The story starts out slow and I was tempted to stop listening several time in the first few chapters. I recommend you keep going, a lot of interesting things will eventually happen. Unfortunately a lot of very uninteresting things also happen. It is almost like Brin had a goal of writing over 500 pages and was not going to let the fact that he only had 300 pages of material stop him.

On the plus side, the book has lots of great science fiction mat...more
Sandi
I fell in love with David Brin back in 1985 when a co-worker turned me on to Startide Rising. That book was so phenomenal, I started reading every book I could get my hands on. I loved it all. In 1993, I was able to go to a book signing for Glory Season. I found that Brin is an extremely well-read man who manages to juggle an astounding number of ideas in his head. In 2002, he released Kiln People, I book that took me a couple of attempts to get through and which I really disliked. However, I co...more
Brenda
Existence is a couple short stories, a couple essays and an old Usenet post woven into a longer framing novella, most dealing with transhumanism and the Fermi paradox -- if we're not the only intelligence in the galaxy, then why can't we see signs of the others?

I didn't know that a good portion of the novel -- its short stories and some of the essays -- had been published before until I got to the end, where Brin explains it and I have my "aha!" moment -- so THAT'S why there were so many dropped...more
Peter
I’ve been trying to catch up on classic science fiction as of late. Recently, I read through Isaac Asimov’s I Robot collection, which was written to an audience with a different set of expectations than readers today. Fifty-plus years ago, science fiction was largely a genre of ideas — where plot and characters took a back seat to shear innovation. In I Robot, the short stories serve mainly as a series of logic puzzles that explore the what-ifs of robot psychology. Today’s reader, on the other h...more
Matthew Fischer
I wanted to love Existence out of respect for David Brin and his previous works.

Overall it enjoys a rich setting inhabited by interesting but fairly uncomplicated characters who are driven by an overwrought plot more than internal motivations. The concepts and conflicts are compelling and interesting, but the narrative fails to engage fully.

The first half of the book is the problem,in my view, as there is entirely too much detail put into what are essentially tangents related to politics. Insi...more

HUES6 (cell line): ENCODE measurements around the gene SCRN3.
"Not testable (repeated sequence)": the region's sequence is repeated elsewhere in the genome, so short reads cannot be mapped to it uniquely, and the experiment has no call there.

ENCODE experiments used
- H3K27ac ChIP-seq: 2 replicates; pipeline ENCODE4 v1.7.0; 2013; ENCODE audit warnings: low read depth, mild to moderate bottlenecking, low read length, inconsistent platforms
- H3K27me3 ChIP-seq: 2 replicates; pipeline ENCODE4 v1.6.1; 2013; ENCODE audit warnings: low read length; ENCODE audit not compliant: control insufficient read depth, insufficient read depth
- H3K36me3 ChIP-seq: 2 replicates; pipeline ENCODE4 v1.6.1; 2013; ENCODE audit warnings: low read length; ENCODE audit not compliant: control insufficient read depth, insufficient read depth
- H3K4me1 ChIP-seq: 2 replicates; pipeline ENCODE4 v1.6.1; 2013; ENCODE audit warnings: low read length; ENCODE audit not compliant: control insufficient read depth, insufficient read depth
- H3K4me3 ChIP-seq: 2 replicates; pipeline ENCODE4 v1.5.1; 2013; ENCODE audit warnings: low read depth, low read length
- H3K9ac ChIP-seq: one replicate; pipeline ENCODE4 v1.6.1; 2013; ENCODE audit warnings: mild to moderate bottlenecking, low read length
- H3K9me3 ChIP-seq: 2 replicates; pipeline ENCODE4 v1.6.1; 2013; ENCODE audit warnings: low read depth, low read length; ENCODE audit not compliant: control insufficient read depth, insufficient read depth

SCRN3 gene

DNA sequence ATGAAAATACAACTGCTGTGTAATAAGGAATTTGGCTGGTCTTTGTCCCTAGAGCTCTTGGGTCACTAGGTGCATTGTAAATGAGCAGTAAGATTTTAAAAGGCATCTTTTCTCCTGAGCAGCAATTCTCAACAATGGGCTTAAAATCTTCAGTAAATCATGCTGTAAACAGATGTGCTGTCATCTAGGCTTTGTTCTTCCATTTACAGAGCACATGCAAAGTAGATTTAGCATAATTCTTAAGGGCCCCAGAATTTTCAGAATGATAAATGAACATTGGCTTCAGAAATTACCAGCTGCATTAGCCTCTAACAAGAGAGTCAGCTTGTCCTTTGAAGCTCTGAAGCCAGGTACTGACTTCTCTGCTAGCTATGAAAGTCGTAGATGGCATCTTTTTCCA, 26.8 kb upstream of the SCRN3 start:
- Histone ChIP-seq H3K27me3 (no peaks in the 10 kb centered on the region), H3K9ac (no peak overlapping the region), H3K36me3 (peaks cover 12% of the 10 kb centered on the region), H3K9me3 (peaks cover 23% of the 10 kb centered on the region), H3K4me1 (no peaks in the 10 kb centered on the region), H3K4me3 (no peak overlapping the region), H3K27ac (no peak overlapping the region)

Kevin Veale
I love David Brin's books. Normally. I really do. I need to go back and review more of them here.

Anyway, this is not a good book. There are good seed ideas here, but if anything 2 stars is generous.

The core premise is that the world is a little further ahead in time than we are now. Huge disparity between the rich and the poor, conflict over power and control, all sorts of things we are dealing with now but intensified. Into this mix comes an astronaut cleaning up earth's orbit who finds an alie...more
Terence
Sandi's review nails it when she writes "Existence is a giant mess of a novel."

At its heart, this is another attempt to resolve Fermi's paradox, which asks the question, "Where is everybody?" The basic resolution is reminiscent of Alastair Reynolds's in his Revelation Space series. And I liked that aspect of the novel, and, if Brin had contained himself to that story, then I might have been be able to give it that extra star.

But he doesn't. This book is all over the map with multiple story lines...more
Tim Pendry
I found this a very disappointing book after all the hype from the transhumanist community about Brin and the constant appearance of the book on my social media.

There is some interesting and innovative thinking here (although perhaps less so to anyone who has actually 'worked' Second Life'). Brin can also write well about character in short bursts.

This is overwhelmed by the standard faults of contemporary scifi - too many ideas not taken to a conclusion, an inability to take a stand that is not...more
Stefan